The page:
With the release 6.0, SEQ Platform now auto-classifies variants detected in a sample, based on ACMG’s Standards and Guidelines for the Interpretation of Sequence Variants.
In 2015, American Collage of Medical Genetics and Genomics (ACMG) and the Association for Molecular Pathology (AMP) published a joint consensus recommendation for interpretation of sequence variants . ACMG’s recommended standards classify sequence variants, based on 28 criteria, into 5 categories: pathogenic, likely pathogenic, uncertain significance, likely benign and benign. With the new release, SEQ implemented “AutoPathogenicity” feature that classifies variants detected in a sample based on ACMG’s recommended standards, with addition of VUS+ and VUS++ classes. The classification process happens during sample analysis and doesn’t require additional analysis (Figure 1).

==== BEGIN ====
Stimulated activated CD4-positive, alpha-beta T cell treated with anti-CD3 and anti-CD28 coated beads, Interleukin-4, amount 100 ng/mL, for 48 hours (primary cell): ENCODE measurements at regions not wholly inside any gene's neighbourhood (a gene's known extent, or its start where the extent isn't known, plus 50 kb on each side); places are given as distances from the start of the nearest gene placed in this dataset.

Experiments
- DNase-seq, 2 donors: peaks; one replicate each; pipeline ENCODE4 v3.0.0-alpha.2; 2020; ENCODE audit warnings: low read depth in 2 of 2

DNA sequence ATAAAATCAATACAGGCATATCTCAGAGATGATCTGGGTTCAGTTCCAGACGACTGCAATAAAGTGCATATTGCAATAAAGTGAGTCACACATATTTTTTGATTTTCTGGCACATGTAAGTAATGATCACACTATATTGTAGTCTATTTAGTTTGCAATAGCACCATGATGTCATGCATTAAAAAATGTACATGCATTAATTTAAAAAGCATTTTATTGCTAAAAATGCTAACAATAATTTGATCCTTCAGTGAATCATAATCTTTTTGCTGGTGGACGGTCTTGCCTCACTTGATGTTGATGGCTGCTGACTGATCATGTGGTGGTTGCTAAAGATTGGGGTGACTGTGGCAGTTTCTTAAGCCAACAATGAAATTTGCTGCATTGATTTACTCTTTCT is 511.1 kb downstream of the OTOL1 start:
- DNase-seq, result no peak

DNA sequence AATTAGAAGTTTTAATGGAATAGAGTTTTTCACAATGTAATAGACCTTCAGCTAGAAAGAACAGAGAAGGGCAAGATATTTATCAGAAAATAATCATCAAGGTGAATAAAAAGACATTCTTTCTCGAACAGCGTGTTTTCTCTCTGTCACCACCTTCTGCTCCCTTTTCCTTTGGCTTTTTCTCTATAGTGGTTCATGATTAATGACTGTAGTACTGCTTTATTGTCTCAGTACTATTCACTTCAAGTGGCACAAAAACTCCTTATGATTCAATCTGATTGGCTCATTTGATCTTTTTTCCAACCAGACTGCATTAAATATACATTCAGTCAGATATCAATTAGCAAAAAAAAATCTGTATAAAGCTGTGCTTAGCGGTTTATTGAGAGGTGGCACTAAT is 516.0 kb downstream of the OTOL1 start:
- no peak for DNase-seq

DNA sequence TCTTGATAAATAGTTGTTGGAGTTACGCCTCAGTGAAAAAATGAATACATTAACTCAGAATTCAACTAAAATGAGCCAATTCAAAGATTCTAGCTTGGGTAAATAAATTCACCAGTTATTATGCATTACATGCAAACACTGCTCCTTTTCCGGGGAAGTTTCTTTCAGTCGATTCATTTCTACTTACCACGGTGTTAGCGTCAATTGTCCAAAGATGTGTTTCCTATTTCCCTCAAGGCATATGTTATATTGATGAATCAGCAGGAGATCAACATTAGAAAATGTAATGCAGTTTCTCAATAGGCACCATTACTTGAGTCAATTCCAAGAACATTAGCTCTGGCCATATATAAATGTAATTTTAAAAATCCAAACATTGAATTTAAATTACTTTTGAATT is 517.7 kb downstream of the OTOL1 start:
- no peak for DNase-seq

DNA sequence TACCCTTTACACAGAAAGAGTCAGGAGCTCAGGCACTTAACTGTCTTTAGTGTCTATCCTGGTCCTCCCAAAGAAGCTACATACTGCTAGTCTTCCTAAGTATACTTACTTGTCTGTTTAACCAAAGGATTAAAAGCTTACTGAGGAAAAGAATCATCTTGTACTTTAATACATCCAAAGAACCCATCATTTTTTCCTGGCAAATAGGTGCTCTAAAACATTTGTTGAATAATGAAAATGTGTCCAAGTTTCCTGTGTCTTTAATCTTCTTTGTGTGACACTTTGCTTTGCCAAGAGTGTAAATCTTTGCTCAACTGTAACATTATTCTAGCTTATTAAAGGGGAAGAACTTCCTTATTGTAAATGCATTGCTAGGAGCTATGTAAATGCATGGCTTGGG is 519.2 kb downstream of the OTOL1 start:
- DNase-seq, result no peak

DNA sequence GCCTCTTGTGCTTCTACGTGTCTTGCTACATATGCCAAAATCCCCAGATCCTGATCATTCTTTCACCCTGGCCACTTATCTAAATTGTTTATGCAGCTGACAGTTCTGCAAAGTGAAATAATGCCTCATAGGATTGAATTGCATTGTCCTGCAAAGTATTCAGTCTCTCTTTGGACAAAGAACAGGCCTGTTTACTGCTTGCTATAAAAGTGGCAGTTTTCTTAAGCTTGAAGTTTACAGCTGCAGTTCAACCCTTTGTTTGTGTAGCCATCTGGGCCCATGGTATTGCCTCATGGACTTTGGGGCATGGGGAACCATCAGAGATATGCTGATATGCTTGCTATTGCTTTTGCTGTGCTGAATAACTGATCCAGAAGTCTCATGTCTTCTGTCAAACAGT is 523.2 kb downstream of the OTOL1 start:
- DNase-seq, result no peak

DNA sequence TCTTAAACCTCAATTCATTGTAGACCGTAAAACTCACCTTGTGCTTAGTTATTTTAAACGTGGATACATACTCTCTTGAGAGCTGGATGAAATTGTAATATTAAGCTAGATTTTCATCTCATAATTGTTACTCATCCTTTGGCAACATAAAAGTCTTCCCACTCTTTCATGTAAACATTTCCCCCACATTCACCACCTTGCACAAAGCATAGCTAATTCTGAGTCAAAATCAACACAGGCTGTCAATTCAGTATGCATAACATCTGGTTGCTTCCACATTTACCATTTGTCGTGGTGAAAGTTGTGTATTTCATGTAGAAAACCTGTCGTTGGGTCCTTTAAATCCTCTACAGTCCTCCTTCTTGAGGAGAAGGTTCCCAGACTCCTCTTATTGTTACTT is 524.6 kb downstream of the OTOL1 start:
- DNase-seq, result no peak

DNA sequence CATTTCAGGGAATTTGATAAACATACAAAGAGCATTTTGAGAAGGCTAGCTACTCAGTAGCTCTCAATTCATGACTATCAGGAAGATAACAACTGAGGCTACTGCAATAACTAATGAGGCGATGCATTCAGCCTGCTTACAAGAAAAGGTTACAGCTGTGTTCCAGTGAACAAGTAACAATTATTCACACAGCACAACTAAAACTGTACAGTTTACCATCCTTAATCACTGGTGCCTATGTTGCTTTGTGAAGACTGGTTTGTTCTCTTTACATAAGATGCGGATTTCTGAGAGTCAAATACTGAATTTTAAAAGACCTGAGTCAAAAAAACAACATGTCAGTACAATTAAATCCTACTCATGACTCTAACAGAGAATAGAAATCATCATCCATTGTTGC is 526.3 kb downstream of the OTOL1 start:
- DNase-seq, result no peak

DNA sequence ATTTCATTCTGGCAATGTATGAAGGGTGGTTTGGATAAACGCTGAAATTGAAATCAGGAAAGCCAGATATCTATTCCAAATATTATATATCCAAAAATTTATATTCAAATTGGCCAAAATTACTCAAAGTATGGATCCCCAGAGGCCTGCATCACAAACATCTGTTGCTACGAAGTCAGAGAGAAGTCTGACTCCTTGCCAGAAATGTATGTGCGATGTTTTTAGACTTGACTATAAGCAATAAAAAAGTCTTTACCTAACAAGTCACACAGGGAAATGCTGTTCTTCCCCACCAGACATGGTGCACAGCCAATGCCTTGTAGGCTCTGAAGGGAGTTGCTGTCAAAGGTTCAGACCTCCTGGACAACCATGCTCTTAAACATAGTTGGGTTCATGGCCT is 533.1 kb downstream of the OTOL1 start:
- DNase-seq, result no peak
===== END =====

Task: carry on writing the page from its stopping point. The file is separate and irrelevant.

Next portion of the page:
Figure 1: Analysis detail page, sorted by pathogenicity classification.
More detailed information on pathogenicity of the variant can be found in variant details page. In variant details page, under pathogenicity box, given evidence codes (28 criteria that may be used to evaluate pathogenicity of the variants) for the variant can be found as well as unmet and unimplemented codes. The pathogenicity code can be re-calculated by either editing met codes (Figure 2), or adding others (Figure 3).
Figure 2: Variant detail page.
Figure 3: Unimplemented evidence codes panel.
VUS+ and VUS++ classes were also added to recommended classification classes to let user see how close a variant to being pathogenic. This is an effort for our users to interpret VUS variants better. We believe VUS+ and VUS++ variants can be prioritized in the case of apparent phenotype or family segregation data.
We appreciate your feedback about our new feature.